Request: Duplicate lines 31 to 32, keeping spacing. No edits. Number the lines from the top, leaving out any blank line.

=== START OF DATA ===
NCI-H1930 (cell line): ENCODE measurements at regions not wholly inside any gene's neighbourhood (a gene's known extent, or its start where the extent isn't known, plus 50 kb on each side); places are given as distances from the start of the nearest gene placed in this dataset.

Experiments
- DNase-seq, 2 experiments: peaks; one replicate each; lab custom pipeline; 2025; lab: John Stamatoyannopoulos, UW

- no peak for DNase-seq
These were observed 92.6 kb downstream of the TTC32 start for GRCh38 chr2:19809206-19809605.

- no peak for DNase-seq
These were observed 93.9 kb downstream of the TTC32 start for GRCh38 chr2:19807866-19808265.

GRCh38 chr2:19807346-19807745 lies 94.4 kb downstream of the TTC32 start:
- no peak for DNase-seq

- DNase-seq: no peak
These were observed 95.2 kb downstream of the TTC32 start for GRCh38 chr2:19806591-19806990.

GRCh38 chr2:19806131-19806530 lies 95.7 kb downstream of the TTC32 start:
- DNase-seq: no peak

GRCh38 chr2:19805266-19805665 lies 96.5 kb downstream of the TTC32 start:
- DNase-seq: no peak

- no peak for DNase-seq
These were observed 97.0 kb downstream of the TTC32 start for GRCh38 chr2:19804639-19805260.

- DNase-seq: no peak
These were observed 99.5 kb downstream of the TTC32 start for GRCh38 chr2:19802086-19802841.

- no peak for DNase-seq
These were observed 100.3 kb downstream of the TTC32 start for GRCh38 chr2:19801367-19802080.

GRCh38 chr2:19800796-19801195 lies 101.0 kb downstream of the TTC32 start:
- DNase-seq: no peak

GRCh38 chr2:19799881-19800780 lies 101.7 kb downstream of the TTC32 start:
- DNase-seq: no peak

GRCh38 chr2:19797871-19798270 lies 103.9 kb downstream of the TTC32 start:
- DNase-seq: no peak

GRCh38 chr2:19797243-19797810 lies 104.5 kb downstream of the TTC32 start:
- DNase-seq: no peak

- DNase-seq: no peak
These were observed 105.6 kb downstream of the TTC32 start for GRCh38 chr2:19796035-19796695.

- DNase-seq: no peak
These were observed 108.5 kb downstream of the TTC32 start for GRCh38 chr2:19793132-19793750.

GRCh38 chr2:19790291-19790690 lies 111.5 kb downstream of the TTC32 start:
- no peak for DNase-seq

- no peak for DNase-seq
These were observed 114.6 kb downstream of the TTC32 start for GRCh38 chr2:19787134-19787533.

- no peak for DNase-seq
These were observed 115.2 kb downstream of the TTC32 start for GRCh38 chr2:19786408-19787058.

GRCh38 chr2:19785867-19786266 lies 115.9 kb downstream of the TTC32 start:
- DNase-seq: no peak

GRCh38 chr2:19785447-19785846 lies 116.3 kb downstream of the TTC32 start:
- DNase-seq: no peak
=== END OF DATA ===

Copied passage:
These were observed 105.6 kb downstream of the TTC32 start for GRCh38 chr2:19796035-19796695.

- DNase-seq: no peak